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YouTube is a media powerhouse. The popular video site reaches billions of people, and its users stream hundreds of millions of hours of videos. Trying to audit advertising metrics on the website is obviously a challenging task.

However, given growing pressure for social media and other popular sites to allow independent third-party verification of their self-reported advertising data, Google has committed to integrate new auditing procedures into its video-sharing website within the next few months. Google also will partner with the Media Rating Council (MRC) and allow it to conduct independent audits on the way Goggle’s three data collection firms currently gather data about how advertisements are accessed and viewed. Finally, Google will work with the MRC to audit data for ads purchased on non-Google sites, though the company not outlined the timeline needed for such integration.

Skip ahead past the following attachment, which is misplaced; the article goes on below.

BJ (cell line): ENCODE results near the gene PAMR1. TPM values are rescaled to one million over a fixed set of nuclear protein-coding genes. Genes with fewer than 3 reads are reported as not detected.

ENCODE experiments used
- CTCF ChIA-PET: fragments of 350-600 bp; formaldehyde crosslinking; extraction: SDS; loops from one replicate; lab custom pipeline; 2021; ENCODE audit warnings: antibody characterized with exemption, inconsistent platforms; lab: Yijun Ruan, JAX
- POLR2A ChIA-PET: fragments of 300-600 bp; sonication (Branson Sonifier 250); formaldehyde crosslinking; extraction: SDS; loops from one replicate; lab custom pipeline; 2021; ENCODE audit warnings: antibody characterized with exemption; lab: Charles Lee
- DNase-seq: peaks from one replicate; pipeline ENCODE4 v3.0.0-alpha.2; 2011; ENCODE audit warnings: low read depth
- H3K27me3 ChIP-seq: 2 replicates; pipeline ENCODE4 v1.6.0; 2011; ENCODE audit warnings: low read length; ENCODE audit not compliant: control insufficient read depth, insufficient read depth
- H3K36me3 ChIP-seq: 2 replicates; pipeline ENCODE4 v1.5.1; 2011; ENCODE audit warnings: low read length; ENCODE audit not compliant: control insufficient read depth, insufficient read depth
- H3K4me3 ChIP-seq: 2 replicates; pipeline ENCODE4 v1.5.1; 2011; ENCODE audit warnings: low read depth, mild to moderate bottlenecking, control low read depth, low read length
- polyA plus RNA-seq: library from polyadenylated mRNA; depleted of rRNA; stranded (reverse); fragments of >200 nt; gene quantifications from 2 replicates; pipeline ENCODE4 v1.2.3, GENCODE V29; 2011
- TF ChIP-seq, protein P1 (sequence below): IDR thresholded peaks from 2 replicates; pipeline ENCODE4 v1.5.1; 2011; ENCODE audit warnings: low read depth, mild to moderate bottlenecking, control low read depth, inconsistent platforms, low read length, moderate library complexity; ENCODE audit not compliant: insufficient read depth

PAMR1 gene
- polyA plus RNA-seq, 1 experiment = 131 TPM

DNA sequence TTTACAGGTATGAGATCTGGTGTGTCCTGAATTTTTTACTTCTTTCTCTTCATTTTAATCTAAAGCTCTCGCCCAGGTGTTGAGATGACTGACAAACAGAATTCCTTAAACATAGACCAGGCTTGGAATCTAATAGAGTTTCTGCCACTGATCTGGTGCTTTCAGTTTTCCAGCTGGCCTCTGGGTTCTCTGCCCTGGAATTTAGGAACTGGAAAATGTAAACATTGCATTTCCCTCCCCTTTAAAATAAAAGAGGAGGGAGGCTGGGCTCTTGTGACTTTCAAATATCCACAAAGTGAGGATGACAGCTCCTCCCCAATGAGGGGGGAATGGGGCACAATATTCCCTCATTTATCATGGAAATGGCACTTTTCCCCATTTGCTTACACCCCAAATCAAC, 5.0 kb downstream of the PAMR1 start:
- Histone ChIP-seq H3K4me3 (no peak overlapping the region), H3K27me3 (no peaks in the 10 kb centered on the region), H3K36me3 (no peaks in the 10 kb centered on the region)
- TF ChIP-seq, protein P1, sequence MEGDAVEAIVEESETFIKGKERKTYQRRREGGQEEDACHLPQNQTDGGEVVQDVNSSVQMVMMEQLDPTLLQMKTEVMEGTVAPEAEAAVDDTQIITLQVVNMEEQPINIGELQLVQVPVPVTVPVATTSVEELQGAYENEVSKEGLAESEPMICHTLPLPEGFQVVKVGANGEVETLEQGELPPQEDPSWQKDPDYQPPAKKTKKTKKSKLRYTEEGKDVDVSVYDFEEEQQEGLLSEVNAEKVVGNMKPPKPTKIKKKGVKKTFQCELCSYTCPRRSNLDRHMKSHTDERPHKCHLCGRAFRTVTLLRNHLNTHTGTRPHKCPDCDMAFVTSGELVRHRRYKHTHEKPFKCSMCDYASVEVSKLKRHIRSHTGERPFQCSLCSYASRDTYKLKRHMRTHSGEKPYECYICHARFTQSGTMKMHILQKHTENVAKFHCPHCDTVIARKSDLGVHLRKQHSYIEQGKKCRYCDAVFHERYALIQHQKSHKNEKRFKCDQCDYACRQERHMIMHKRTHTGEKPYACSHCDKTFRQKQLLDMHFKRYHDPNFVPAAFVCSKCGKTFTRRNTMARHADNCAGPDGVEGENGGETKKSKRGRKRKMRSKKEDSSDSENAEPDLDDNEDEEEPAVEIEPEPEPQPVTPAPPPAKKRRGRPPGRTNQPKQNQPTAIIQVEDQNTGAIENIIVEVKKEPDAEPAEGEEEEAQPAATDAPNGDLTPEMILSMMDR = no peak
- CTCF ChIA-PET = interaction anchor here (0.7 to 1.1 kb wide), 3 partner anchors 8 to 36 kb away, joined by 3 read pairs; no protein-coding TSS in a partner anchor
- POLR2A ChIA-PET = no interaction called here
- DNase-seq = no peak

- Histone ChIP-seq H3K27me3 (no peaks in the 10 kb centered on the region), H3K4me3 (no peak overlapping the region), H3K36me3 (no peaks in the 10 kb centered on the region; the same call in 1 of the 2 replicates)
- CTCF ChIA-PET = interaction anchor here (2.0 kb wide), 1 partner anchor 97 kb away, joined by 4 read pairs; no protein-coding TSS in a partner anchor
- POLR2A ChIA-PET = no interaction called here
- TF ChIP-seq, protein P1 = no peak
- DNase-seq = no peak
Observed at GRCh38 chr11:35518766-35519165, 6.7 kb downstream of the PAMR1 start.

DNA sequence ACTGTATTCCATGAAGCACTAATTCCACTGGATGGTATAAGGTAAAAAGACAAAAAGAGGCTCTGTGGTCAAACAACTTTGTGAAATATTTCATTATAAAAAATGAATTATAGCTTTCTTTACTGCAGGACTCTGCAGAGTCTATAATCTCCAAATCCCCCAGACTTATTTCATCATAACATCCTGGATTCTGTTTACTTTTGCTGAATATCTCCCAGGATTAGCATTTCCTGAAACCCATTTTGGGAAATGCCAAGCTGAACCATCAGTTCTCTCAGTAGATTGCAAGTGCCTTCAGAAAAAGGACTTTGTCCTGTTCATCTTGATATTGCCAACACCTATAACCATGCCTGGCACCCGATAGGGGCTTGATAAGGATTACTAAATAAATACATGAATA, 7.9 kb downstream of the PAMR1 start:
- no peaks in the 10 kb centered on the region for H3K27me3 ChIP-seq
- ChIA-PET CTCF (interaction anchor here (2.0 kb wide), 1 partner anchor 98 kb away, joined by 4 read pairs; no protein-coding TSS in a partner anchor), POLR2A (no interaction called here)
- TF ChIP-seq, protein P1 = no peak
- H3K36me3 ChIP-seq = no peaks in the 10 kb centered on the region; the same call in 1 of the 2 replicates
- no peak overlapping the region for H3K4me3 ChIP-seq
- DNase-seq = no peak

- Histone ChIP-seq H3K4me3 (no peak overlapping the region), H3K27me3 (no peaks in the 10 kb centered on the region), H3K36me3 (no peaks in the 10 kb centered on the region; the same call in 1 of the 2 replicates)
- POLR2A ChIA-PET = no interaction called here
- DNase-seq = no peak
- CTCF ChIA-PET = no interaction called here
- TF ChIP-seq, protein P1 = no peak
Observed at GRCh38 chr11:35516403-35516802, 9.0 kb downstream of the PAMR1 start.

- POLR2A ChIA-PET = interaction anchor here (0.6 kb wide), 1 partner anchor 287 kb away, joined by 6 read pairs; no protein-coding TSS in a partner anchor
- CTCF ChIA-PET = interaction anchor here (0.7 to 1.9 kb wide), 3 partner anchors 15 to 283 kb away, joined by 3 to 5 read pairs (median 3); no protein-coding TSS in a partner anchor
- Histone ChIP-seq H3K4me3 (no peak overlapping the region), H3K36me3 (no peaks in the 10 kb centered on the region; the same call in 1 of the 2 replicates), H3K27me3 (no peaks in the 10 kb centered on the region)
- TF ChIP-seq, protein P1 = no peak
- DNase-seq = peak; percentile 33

Google’s move comes only a few weeks after Facebook caved to external pressures from advertisers to verify that the company’s metrics, used to measure advertising data, were fair and accurate. Both companies previously collected and self-reported viewer data, and advertisers had no way to request independent verification of the results. However, unlike Facebook, which already had acknowledged a series of errors in its data reports, Google made clear that this partnership with the MRC was not in response to any single particular factor or incident. It claimed it has been working toward such an arrangement for several years, and it noted that it already has worked closely with the MRC to provide auditing services for 30 other products.

Advertisers welcomed the news and praised Google for its commitment to transparency and accuracy in its data reporting.

Discussion Question:

  1. What concerns do advertisers have with entities that self-report data metrics?

Source: Mike Shields, “Google Agrees to YouTube Metrics Audit to Ease Advertisers’ Concerns,” The Wall Street Journal, February 21, 2017

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